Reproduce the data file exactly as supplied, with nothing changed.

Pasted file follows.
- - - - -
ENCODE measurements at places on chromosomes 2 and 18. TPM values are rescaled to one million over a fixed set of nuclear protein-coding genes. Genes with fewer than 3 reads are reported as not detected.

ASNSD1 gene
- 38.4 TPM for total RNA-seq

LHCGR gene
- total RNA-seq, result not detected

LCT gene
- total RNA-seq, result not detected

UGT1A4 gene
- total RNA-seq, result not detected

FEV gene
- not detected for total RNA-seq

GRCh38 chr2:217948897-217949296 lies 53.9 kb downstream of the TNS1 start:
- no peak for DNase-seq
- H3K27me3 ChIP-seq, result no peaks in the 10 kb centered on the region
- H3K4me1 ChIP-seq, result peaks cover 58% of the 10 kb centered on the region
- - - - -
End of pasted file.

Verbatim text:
ENCODE measurements at places on chromosomes 2 and 18. TPM values are rescaled to one million over a fixed set of nuclear protein-coding genes. Genes with fewer than 3 reads are reported as not detected.

ASNSD1 gene
- 38.4 TPM for total RNA-seq

LHCGR gene
- total RNA-seq, result not detected

LCT gene
- total RNA-seq, result not detected

UGT1A4 gene
- total RNA-seq, result not detected

FEV gene
- not detected for total RNA-seq

GRCh38 chr2:217948897-217949296 lies 53.9 kb downstream of the TNS1 start:
- no peak for DNase-seq
- H3K27me3 ChIP-seq, result no peaks in the 10 kb centered on the region
- H3K4me1 ChIP-seq, result peaks cover 58% of the 10 kb centered on the region